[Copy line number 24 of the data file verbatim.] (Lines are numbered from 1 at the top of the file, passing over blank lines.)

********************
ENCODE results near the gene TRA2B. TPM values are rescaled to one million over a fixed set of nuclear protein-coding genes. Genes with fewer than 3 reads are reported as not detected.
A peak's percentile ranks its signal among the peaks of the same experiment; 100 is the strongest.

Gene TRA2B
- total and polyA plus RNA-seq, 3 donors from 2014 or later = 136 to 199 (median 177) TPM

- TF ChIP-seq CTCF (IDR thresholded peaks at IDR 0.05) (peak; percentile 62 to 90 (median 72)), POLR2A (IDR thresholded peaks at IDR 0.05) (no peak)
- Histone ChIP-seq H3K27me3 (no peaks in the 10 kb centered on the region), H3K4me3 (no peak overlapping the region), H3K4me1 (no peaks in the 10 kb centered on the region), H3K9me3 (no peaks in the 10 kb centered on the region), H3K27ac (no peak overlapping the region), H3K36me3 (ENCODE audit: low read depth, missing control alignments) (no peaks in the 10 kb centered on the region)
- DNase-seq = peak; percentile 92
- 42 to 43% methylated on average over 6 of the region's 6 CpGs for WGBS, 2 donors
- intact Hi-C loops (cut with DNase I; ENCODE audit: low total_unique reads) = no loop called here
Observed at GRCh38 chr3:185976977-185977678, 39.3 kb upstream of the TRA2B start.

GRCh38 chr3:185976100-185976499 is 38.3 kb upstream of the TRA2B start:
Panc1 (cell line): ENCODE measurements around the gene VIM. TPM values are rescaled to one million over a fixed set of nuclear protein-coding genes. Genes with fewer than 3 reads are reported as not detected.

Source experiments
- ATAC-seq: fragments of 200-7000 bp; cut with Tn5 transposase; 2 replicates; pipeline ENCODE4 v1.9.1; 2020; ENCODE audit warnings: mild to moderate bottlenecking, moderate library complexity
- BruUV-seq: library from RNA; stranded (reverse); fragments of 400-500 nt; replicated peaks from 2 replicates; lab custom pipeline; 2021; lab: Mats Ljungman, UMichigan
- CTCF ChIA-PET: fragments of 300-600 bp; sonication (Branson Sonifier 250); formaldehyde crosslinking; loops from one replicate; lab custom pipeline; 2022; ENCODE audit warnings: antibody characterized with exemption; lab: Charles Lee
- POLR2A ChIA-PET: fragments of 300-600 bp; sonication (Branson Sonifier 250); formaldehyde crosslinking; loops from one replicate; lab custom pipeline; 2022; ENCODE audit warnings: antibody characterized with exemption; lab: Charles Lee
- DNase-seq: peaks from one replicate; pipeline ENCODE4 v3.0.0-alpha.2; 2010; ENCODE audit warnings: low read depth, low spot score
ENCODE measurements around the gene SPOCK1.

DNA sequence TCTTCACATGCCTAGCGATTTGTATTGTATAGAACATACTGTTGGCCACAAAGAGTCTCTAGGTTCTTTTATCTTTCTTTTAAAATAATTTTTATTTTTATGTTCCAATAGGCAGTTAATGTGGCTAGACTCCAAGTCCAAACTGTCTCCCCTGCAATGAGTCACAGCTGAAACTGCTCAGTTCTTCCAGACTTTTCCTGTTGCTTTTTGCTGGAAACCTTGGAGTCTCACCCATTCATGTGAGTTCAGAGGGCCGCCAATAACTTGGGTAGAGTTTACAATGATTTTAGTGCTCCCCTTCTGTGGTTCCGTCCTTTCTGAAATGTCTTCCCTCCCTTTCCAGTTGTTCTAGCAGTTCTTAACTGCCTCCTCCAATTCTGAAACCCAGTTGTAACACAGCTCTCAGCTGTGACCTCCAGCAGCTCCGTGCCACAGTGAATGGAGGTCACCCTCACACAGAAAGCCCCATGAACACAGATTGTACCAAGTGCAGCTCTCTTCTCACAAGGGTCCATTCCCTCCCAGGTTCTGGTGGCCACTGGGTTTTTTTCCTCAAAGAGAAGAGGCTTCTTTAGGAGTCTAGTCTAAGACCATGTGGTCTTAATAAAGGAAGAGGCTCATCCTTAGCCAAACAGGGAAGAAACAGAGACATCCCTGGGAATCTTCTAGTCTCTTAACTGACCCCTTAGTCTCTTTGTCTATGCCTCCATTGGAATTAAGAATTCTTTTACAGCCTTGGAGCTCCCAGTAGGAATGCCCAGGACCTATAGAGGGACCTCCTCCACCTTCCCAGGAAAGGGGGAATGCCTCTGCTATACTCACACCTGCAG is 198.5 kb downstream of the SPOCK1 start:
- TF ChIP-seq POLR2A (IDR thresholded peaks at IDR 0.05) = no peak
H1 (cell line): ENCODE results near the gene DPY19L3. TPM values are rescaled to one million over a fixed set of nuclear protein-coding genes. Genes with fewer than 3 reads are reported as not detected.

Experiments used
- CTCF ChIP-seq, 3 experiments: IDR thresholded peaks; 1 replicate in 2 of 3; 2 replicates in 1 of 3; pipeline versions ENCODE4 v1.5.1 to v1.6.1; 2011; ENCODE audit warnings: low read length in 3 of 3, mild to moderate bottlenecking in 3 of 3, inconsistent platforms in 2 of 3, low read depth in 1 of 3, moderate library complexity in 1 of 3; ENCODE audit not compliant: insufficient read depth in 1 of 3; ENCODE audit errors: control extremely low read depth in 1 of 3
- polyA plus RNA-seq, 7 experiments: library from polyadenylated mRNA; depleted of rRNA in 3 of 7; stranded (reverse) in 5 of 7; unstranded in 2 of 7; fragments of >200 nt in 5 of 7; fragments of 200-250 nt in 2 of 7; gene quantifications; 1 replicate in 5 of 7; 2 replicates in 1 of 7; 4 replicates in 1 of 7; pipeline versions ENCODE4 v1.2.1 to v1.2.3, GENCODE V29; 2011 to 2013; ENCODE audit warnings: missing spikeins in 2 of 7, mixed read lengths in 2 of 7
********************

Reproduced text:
- CTCF ChIP-seq, 3 experiments: IDR thresholded peaks; 1 replicate in 2 of 3; 2 replicates in 1 of 3; pipeline versions ENCODE4 v1.5.1 to v1.6.1; 2011; ENCODE audit warnings: low read length in 3 of 3, mild to moderate bottlenecking in 3 of 3, inconsistent platforms in 2 of 3, low read depth in 1 of 3, moderate library complexity in 1 of 3; ENCODE audit not compliant: insufficient read depth in 1 of 3; ENCODE audit errors: control extremely low read depth in 1 of 3